WASHINGTON (Reuters) - One prominent name was missing from the list of Americans to be released by Iran on Saturday: former U.S. law-enforcement agent Robert Levinson, who disappeared while visiting the country in 2007.
U.S. officials believe that Levinson, who suffered from diabetes, died in captivity after meeting with an American-born Islamic militant on Kish Island, Iran. Iranian officials have repeatedly denied knowledge of his disappearance or whereabouts.
U.S. officials said they pursued an answer to Levinson’s disappearance in the course of months of secret talks with Iran, but had nothing to report on his case. On Saturday, Iran agreed to free four Americans held in Iran in exchange for the United States offering clemency to seven Iranians in U.S. sanctions cases.
“In the end he is not going to appear as part of this deal, but we have an arrangement with the Iranians to continue seeking information about his whereabouts,” a U.S. official involved in the talks with Iran said.
Levinson’s family, which has held out hope that he is still alive, has said he was working for the Central Intelligence Agency in what amounted to a rogue operation at the time he disappeared. The family’s lawyer told CNN the agency paid $2.5 million to avoid a lawsuit.
The CIA conducted an internal inquiry into Levinson’s unauthorized relationship with the agency’s analytical division, resulting in three officials being fired and several more being disciplined, officials have said.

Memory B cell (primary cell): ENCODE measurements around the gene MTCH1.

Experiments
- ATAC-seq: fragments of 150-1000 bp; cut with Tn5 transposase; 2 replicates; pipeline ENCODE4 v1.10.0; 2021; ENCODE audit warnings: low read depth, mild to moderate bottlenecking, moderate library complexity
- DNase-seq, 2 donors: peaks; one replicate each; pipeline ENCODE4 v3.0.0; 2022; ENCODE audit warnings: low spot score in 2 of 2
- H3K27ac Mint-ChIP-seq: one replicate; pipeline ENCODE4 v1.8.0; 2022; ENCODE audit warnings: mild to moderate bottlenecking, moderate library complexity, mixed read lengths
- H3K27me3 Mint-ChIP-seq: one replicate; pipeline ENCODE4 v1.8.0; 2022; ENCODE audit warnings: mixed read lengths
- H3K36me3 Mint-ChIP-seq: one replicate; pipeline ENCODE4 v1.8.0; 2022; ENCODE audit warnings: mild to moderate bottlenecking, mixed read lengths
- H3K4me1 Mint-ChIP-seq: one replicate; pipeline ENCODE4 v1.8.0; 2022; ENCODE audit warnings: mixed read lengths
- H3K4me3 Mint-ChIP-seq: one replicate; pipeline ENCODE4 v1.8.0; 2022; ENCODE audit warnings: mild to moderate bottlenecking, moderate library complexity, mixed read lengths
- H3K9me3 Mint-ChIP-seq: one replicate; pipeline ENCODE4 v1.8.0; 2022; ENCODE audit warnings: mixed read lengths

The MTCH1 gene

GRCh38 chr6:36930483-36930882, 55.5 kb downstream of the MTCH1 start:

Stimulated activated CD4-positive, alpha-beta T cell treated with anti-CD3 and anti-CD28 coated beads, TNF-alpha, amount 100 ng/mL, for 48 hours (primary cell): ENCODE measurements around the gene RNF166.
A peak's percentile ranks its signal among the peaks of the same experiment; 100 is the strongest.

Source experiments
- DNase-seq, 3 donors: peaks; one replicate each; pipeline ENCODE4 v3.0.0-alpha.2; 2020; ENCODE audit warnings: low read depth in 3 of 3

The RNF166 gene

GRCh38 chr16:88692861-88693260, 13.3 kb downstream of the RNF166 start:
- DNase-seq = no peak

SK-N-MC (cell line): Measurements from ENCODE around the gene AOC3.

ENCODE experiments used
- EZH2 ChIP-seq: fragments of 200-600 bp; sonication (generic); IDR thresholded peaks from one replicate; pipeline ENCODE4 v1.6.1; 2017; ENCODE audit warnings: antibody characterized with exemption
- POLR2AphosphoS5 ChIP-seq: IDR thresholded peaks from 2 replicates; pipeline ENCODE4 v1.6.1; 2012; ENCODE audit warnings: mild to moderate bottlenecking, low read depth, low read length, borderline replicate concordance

The CIA declined to comment on Saturday.
Iran agreed to free five other Americans, including Washington Post reporter Jason Rezaian. In return, President Barack Obama pardoned three Iranian-Americans charged for violating trade sanctions against Iran, a lawyer for one of the men said, while prosecutors moved to drop charges against four Iranians outside the United States.
The deal came ahead of an expected announcement that international sanctions against Tehran will be lifted under a nuclear agreement.
MET WITH ISLAMIC MILITANT
Levinson’s wife and sister have met with Obama, and the family had been told to expect a call from the White House, according to a source close the family.
Instead, they learned from television that he was not among the five Americans to be released, the source said.
David McGee, the family’s lawyer, declined to comment.
Levinson worked for the Federal Bureau of Investigation, the Justice Department and the Drug Enforcement Administration for 28 years. He worked as a private investigator after retiring from the government in 1998.
In Iran, Levinson had met with Dawud Salahuddin, an American-born Islamic militant who had fled the United States after killing a former Iranian official outside Washington in 1980. Salahuddin, formerly known as David Belfield, said he considered the killing an act of war.
The last known picture of Levinson from 2011 showed Levinson in an orange jumpsuit holding a sign saying, “Help Me.” Then-Secretary of State Hillary Clinton said in March 2011 that the U.S. government believed at the time he was being held “somewhere in southwest Asia.”
In March last year, the eighth anniversary of Levinson’s disappearance, Secretary of State John Kerry called on Iran to step up efforts to investigate the case, and the FBI announced it would offer a $5 million reward for information that could free him.
Iranian-American businessman Siamak Namazi, who was detained by Iranian authorities in October while visiting relatives, also was not freed on Saturday. U.S. officials said they would continue to press for his release.
Additional reporting by Kevin Krolicki and Lesley Wroughton; Writing by Andy Sullivan; Editing by Paul Simao
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